Illegal immigration is a hot topic these days in Virginia and Maryland, and a visit to a Latin-themed diner here can alter one’s perception of the issue.
It’s well after three on this Friday afternoon, and the narrow, dark, dingy dining room of this restaurant in a strip mall in Rockville, Maryland , is empty. The place will fill up soon enough with it usual patrons — the quiet, blank-faced, sun-burned men from south of the border who paint Maryland’s houses and pave its roads — but for now, I’m the only would-be customer.
Notice that I said would-be customer. I’m hungry and I’m doing my best in elementary English to buy something. There’s is only one problem: the Latino girl behind the counter doesn’t speak English.
Encounters like this one are common in the Washington, D.C., region, and they help illustrate part of the impetus behind the current push in the area to make life uncomfortable for illegal immigrants in the hope that they would pack up and leave.
Last week, the Washington Post reported that the Board of County Supervisors in Prince William County, Virginia, voted unanimously to “cut off certain services to illegal immigrants who are homeless, elderly or addicted to drugs.” Other jurisdictions in the area have adopted or are considering similar measures.
Now, the girl behind the counter could very well be in the country illegally, but her immigration status is of little concern to me. I just want to eat, but my question is: Why doesn’t she learn English? I’m tempted to scream at the top of my lungs, but some invisible force ties the tongue.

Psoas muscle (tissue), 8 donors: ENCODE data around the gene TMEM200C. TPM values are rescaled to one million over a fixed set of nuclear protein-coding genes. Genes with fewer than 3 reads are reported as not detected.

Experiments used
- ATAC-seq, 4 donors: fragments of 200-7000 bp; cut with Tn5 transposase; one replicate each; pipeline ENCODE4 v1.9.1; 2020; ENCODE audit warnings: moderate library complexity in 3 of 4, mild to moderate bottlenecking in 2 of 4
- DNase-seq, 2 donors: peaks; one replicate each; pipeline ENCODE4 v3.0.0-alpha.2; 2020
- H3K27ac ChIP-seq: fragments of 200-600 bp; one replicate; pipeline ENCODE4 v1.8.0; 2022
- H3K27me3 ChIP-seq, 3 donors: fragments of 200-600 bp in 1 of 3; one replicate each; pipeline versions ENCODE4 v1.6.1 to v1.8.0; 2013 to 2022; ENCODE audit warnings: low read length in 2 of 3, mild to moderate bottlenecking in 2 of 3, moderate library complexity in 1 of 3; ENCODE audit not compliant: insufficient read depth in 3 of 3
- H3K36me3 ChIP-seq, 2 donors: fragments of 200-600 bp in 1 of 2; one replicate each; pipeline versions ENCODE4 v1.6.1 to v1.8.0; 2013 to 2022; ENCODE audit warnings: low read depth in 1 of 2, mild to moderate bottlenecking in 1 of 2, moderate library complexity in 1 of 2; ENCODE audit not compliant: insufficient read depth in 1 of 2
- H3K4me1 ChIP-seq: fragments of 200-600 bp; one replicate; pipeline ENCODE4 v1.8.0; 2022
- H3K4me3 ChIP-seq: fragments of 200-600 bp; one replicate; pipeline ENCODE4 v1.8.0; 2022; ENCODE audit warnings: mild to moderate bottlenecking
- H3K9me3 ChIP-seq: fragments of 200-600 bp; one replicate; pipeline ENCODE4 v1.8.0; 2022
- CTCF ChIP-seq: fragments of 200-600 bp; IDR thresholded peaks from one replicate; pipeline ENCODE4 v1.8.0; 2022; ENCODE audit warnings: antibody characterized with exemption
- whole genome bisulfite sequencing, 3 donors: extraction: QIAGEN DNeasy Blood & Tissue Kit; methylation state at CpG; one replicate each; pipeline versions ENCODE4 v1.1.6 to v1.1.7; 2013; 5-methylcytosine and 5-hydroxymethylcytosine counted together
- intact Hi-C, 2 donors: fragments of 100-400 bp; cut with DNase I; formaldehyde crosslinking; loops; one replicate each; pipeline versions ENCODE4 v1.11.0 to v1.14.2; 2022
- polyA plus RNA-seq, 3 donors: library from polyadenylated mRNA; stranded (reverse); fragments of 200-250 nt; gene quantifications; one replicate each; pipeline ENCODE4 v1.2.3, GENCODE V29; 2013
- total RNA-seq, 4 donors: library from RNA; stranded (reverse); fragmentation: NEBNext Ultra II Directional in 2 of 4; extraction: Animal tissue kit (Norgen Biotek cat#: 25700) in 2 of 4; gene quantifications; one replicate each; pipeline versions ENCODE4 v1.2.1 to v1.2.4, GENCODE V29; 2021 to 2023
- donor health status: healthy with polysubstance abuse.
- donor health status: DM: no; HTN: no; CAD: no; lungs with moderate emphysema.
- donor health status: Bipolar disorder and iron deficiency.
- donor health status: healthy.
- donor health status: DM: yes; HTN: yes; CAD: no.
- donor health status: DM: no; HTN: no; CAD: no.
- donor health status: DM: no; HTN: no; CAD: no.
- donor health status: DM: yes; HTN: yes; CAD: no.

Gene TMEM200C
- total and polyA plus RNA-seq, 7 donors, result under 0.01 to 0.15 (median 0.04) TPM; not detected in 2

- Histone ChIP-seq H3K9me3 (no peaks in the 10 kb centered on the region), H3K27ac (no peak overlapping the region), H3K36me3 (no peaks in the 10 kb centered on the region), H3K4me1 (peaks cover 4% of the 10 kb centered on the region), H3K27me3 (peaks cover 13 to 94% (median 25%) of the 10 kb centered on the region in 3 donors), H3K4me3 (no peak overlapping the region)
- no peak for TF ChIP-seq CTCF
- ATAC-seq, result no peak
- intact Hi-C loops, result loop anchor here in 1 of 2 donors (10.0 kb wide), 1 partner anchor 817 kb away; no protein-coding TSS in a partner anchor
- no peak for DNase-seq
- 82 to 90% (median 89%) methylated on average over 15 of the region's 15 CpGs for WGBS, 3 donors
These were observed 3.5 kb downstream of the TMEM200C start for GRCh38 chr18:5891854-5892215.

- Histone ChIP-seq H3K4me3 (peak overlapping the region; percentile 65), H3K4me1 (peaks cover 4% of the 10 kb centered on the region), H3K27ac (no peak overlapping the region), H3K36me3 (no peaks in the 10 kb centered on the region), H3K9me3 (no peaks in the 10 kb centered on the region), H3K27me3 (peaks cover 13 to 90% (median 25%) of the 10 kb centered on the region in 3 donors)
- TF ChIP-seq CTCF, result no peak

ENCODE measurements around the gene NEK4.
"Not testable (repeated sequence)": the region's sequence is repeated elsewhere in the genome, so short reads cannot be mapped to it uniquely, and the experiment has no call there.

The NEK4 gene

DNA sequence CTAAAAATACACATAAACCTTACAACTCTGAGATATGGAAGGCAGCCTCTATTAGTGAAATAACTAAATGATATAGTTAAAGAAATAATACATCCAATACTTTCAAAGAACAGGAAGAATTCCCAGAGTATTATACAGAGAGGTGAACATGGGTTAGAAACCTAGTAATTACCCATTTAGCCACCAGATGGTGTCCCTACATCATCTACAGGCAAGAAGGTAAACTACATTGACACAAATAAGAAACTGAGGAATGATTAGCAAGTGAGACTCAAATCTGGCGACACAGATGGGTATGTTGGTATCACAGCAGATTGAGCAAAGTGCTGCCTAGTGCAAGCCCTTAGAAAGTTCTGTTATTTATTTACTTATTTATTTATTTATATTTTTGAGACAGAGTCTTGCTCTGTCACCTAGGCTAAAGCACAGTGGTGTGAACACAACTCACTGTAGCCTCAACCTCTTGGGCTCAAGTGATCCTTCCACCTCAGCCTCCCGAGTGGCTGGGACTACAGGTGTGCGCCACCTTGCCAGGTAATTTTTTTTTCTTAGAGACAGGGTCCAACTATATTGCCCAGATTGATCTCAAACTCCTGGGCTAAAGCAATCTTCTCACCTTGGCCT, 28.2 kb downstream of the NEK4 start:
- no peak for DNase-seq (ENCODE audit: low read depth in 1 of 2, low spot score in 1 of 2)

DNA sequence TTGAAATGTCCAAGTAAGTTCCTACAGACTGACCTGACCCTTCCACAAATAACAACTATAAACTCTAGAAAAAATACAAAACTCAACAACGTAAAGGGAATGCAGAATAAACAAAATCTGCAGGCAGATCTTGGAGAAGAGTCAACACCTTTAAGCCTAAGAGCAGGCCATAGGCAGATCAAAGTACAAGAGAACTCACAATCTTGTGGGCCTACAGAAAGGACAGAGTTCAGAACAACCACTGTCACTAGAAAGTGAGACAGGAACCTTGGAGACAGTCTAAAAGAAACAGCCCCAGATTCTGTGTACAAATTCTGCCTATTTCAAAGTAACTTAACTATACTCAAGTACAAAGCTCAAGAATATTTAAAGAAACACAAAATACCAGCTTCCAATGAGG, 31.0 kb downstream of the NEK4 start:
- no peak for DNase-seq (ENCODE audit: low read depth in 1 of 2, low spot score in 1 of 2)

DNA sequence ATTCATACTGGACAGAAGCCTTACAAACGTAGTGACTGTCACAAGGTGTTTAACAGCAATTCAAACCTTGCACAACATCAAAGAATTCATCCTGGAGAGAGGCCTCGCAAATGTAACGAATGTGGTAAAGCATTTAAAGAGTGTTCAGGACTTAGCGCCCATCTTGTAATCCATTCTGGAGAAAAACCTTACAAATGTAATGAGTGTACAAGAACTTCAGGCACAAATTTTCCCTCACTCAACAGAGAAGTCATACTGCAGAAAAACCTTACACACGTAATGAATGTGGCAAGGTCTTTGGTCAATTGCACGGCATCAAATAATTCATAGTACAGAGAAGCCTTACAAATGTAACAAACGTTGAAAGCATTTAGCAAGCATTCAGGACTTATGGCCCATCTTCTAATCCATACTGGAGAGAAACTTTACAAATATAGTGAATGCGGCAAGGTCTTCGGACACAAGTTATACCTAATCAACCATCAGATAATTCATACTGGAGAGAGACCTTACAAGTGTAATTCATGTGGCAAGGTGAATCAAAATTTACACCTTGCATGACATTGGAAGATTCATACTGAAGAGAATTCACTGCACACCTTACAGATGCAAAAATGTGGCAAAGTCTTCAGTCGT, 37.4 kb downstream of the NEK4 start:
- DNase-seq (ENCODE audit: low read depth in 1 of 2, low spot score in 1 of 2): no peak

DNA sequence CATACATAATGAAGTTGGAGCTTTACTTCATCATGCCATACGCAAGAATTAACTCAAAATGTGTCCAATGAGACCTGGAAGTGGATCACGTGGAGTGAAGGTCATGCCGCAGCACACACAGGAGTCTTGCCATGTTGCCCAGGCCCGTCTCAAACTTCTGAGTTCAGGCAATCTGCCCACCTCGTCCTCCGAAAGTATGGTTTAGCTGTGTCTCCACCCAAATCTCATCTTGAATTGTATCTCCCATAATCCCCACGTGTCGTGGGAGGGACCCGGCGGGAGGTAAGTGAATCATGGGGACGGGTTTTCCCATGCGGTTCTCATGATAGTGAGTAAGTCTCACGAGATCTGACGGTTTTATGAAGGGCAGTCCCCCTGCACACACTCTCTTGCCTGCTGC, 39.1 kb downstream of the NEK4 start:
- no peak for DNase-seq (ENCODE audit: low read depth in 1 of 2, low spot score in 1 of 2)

The girl and I try to communicate — she in Spanish, with vague hand gestures, I in English with clumsy hand gestures. But we’re getting nowhere. And she’s yawning: perhaps she’s tired, or maybe she’s bored by something about my speech patterns (or by my appearance).
I like one item on the menu — chicken, it says — but the menu, on a small board high above the counter, is written in such a spare English/Spanish style that I need help deciphering the lines.
“How is the chicken served?” I say to the girl. “I’d like something that I won’t have to eat with my fingers.”
No response. The girl attempts a smile. She interlocks the fingers of her hands, and plays with them, still looking at me.
“Is the chicken boneless, and can I have it served with rice or mashed potatoes?” (Rice and mashed potatoes were clearly visible through the glass in containers under the counter.)
Again, no response. The girl looks at the young man to her left, obviously hoping to be rescued. But the man, in a white apron, is doing his best to stay out of this mess. He’s pretending to keep busy, trying to empty the garbage bin. He says something to the girl in Spanish.
Ignored by the young man, the girl goes around the corner, deep into the kitchen, and fetches an older man. A manager?
I pose a modified version of my first question to the older man. But he, too, doesn’t speak English, or doesn’t want to speak English. Instead of a verbal response, the man picks up one of the white cellophane carryout containers from a pile on the counter and shows it to me.
What is he trying to say? Frustrated, I throw up my hands. I give up, and, walking toward the door, I say, “Never mind,” and disappear into the bustle of the sidewalk.
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